Is the Millennial car shopper Amazon’s next big audience?

    OK, cars are my space - but used cars are the smarter investment and most Millennials know this, at least the ones related to me or influenced by me. But I am sure there are the Milennials out there linked to making payments for leasing new cars or buying them.Amazon can be the lead generation tool for the auto dealers, but in selling the cars they will have a peak and then run flat. Strong dealers already do this and they do it well, but they can complete the full sale from online to at-door to post-sale service. Amazon cannot, especially with some brands.Good marketing by Amazon that is more of a test and playtime effort than a play for serious margins. Real people buy cars from pros and negotiate. I ended up with my 2015 truck with perks that you would never get on an online deal. After a walk away from a deal they called back and added what I wanted -- for free. Try that on Amazon, kids.
  • Posted on: 08/29/2016

    How much loyalty do off-pricers have?

    First, the shoppers are loyal, as Monk said, to the PRICE. The off price. The price is first, so TJX needs to keep the prices aligned. Next, the assortment and the right number of surprise items and really great ranges of fits of grand deals need to be aligned. Last is location. People will drive further to have a great discount shopping experience.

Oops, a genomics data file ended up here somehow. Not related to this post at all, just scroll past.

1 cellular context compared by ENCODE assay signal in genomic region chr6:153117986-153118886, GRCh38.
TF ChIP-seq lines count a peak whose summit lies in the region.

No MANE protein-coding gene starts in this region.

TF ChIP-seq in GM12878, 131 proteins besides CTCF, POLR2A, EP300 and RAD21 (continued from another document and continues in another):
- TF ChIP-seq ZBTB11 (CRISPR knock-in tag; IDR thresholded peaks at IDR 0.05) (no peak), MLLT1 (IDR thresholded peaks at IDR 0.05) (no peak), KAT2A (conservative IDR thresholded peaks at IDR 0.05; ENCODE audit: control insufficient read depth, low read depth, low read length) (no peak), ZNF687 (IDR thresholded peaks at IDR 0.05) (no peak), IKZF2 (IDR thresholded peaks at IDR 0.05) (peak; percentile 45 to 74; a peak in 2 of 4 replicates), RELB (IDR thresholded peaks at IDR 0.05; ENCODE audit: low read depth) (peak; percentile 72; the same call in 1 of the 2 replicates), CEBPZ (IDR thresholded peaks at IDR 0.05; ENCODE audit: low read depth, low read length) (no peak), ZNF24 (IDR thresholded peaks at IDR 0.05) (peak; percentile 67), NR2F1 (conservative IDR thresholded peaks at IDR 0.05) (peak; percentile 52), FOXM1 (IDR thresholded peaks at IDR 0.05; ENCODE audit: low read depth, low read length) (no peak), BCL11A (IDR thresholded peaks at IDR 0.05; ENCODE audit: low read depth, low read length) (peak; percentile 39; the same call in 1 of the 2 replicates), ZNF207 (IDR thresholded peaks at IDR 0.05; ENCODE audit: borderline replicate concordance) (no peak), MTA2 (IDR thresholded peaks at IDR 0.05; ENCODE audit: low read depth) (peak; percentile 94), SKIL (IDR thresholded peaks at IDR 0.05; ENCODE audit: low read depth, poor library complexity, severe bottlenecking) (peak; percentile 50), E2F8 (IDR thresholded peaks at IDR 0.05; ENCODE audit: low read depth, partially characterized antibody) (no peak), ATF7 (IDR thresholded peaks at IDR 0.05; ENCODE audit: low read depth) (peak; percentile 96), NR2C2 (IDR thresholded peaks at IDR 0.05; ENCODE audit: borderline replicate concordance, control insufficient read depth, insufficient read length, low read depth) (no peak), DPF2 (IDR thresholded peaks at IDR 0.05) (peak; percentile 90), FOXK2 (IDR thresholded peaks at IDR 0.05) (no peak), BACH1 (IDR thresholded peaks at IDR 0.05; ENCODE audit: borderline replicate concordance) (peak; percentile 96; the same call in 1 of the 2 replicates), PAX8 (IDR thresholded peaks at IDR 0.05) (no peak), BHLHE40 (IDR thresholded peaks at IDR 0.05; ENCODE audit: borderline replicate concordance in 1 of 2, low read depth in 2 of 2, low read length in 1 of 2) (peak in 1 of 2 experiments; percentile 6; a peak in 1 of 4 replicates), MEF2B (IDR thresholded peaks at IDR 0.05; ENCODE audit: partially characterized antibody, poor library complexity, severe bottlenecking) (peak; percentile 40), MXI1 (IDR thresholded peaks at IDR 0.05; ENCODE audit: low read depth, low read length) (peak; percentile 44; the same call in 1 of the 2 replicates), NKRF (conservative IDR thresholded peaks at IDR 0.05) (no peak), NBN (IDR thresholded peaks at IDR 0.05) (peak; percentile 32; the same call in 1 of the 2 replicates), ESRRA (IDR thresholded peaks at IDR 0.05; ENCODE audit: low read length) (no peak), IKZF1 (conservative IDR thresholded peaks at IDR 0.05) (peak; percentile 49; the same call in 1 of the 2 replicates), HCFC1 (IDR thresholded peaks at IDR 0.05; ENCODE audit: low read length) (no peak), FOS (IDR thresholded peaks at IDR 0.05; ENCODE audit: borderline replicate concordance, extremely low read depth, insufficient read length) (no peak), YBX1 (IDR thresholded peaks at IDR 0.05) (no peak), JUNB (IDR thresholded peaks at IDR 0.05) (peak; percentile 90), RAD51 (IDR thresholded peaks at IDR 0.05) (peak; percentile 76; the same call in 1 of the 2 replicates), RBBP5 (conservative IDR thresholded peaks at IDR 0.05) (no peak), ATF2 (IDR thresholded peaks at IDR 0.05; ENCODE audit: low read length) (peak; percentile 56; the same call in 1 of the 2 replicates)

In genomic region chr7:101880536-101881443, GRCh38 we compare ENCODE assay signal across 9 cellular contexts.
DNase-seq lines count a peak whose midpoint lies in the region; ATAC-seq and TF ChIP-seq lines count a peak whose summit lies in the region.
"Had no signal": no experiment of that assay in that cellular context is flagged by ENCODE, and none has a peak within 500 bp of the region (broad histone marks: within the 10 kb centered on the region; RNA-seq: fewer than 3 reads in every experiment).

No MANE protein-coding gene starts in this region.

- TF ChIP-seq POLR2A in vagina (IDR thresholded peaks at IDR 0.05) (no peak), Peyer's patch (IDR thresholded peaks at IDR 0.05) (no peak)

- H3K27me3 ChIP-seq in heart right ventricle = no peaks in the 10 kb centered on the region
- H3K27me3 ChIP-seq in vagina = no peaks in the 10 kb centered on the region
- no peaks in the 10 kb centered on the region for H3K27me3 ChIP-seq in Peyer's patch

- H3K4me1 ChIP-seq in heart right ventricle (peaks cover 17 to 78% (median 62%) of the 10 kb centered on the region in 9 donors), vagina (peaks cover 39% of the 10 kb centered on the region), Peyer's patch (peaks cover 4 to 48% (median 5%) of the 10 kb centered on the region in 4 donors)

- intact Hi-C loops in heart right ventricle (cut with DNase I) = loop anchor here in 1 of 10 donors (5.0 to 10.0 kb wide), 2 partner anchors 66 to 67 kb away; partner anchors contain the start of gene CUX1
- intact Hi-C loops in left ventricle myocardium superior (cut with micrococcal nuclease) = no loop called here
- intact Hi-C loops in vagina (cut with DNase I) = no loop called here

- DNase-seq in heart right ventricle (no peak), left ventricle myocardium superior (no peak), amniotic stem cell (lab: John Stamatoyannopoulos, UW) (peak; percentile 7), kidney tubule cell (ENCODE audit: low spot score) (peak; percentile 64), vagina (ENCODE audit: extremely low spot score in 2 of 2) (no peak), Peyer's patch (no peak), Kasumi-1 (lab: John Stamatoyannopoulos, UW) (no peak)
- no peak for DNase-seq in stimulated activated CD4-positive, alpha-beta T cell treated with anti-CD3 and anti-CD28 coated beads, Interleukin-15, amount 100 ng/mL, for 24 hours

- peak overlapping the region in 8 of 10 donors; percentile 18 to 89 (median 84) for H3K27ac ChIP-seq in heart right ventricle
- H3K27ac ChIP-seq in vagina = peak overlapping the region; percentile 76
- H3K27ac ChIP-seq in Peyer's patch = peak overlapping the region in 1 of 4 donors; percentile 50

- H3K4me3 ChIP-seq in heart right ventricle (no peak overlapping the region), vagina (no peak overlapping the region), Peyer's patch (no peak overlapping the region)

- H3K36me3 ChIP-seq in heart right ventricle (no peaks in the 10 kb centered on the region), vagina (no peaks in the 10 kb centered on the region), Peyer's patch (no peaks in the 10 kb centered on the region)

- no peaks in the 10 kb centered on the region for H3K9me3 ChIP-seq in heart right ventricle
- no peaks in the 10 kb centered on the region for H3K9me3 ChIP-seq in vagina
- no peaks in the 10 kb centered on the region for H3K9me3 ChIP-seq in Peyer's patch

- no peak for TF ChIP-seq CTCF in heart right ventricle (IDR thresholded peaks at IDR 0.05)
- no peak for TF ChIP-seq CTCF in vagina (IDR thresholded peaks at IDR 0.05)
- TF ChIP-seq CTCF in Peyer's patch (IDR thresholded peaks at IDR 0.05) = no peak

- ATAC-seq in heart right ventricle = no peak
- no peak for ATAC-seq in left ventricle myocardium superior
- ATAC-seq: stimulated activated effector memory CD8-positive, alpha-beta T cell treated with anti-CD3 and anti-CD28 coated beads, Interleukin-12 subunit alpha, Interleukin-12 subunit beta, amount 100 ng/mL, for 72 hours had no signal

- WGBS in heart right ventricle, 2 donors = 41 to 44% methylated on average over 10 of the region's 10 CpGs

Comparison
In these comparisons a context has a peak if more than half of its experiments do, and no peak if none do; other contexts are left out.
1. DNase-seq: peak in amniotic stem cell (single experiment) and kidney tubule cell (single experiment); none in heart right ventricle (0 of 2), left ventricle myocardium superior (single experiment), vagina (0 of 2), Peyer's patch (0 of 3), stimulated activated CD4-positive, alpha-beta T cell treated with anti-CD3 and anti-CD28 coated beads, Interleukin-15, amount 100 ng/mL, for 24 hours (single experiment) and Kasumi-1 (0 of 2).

• Posted on: 08/26/2016

    Are wearables on the way out?

    My read -- somewhat psychic -- is that the trendies young and old, jumped on this, ramped it up and we will see a leveling out. Some of the apparel that has embedded technology was spun up fast and is now on sale. The basic step tracking devices bring value to many people -- like cutting insurance costs if they walk a certain amount, etc. But wearables overall to me launched on hype, rode the peak and are leveling out. It will drop a bit and then go stable with a few major players. Also, after IoT has its first major hack all of these areas will drop. I myself will not use IoT technology in my home or wallet (the wallet blocks RFID and other readers). The security is not strong enough yet.
  • Posted on: 08/25/2016

    Does your college freshman have Meijer mania?

    After being around Meijer for years the concept supported by Fred Jr. is solid as a rock. Other retailers are looking for ways to beat it but I am sure it confuses them. Confused about how Meijer gets so deep into the Millennials' minds so that they participate each year. Meijer Mania is a good addiction for kids and families. It saves them all money while they have safe fun. So the parents are really behind it -- call them co-marketers. That is the trick other retailers cannot come up with. These parents trust Meijer and depend on them for all kinds of items -- from food to fishing gear.They are a strong regional tradition and traditions in the Midwest -- or Meijer country -- are very hard to change.
  • Posted on: 08/23/2016

    Why is Apple dropping ‘Store’ from the name of its stores?